- The Spectrum Monitor Index 2014-2018
- Civilian Air Cargo/Airline and Select Military Call Signs
- Russian Aviation HF Long Distance Frequencies
- VHF ACARS / HFDL (aka 'HF ACARS) 30 August 2019 Update
- U.S. Coast Guard/Navy HF Fax Station Schedules - U...
- Civilian Aero/Military HF Frequency List - Update ...
Saturday, January 02, 2021
Thursday, December 31, 2020
Wednesday, December 23, 2020
Saturday, December 12, 2020
Rise and set. Day and night. For many, that is the most observation that is required of the sun.
For radio hobbyists, however, our celestial neighbor holds a larger influence on our daily lives, requiring much closer examination. The role it plays in our hobby can be that of a great awakener or a great destroyer.
Now, as we stand on the first steps of Solar Cycle 25, which is already positioning itself to be one of the most talked about solar cycles among radio hobbyists in decades, there is a renewed energy in the hobby for all things HF. Many are venturing out, some for the first time, into the vastness of radio bands that once again crackle with life.
For this journey, you will need an experienced and knowledgeable guide. Gayle Van Horn, as she has for the past 30 years, has stepped up to answer that call.
Teak Publishing is proud to announce the 15th Edition of the Amazon bestselling e-book, the Global Radio Guide (Winter 2020-21), by Gayle Van Horn, W4GVH.
“This publication will have wide appeal to amateur radio operators, shortwave radio hobbyists, news agencies, news buffs, educators, foreign language students, expatriates, or anyone interested in listening to a global view of world news and major events as they happen,” says Larry Van Horn, co-founder of Teak Publishing and editor of the Global Radio Guide (GRG)
With the help of the GRG, you can tune in shortwave broadcast stations from hotspots such as China, Cuba, India, Iran, North/South Korea, Taiwan, and many other counties. If you have a shortwave radio receiver, SDR or Internet connection, pair it with this unique radio resource to know when and where to listen to the world.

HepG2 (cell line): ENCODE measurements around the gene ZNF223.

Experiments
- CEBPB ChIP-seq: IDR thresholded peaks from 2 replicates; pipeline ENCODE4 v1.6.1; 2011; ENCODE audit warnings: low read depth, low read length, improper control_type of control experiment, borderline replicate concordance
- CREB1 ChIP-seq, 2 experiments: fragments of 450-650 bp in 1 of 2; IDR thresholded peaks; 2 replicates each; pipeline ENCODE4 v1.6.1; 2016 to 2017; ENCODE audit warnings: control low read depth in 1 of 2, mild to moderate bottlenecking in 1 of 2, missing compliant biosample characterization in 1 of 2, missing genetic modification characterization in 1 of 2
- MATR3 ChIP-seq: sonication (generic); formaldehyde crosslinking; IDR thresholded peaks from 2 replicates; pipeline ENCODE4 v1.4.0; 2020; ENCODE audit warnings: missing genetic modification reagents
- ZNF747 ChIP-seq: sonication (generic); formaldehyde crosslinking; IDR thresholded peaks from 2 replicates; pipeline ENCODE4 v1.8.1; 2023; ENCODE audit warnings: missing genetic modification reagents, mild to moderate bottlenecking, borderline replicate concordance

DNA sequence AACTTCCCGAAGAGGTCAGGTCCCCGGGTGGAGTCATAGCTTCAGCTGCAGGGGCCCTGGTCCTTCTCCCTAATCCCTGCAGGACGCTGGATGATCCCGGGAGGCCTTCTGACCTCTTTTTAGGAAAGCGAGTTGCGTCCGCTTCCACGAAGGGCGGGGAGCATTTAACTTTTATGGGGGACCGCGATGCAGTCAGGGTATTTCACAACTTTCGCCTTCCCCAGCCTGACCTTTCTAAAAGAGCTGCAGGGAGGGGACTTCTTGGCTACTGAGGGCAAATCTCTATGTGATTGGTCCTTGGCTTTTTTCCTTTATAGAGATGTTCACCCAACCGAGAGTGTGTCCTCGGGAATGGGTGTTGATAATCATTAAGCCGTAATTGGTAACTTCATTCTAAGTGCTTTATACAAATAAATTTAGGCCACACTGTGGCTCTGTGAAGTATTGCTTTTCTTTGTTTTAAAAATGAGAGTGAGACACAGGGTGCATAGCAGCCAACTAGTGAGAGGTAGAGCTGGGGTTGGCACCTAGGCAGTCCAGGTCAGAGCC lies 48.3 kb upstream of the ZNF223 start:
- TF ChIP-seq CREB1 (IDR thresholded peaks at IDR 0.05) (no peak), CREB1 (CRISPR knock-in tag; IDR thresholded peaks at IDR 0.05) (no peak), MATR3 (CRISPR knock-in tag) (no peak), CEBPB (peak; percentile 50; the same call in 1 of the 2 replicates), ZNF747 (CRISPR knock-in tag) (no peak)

This newest edition of the GRG carries on the tradition of those before it with an in-depth, 24-hour station/frequency guide with schedules for selected AM band, longwave, and shortwave radio stations. This unique resource is the only radio publication that lists by-hour schedules that include all language services, frequencies, and world target areas for over 500 stations worldwide.
The GRG includes listings of DX radio programs and Internet website addresses for many of the stations in the book. There are also entries for time and frequency stations as well as some of the more “intriguing” transmissions one can find on the shortwave radio bands.
Gayle has also updated her now famous SDR Buyer’s Guide, a must-have compendium that helps you navigate through revolutionary world of software-defined radios (SDRs), the digital frontier of the radio hobby.
New in this 15th edition of the GRG, Gayle dives into how and where to hear exotic shortwave stations transmitting in the world’s tropical radio bands. Located in the lower portion of the HF spectrum, these stations serve as a window into the culture and daily lives of countries not served by large international broadcast stations. Even in an increasingly connected and digital world, for many of the citizens in these countries, these radio stations serve as the only source of news and information they have at their disposal.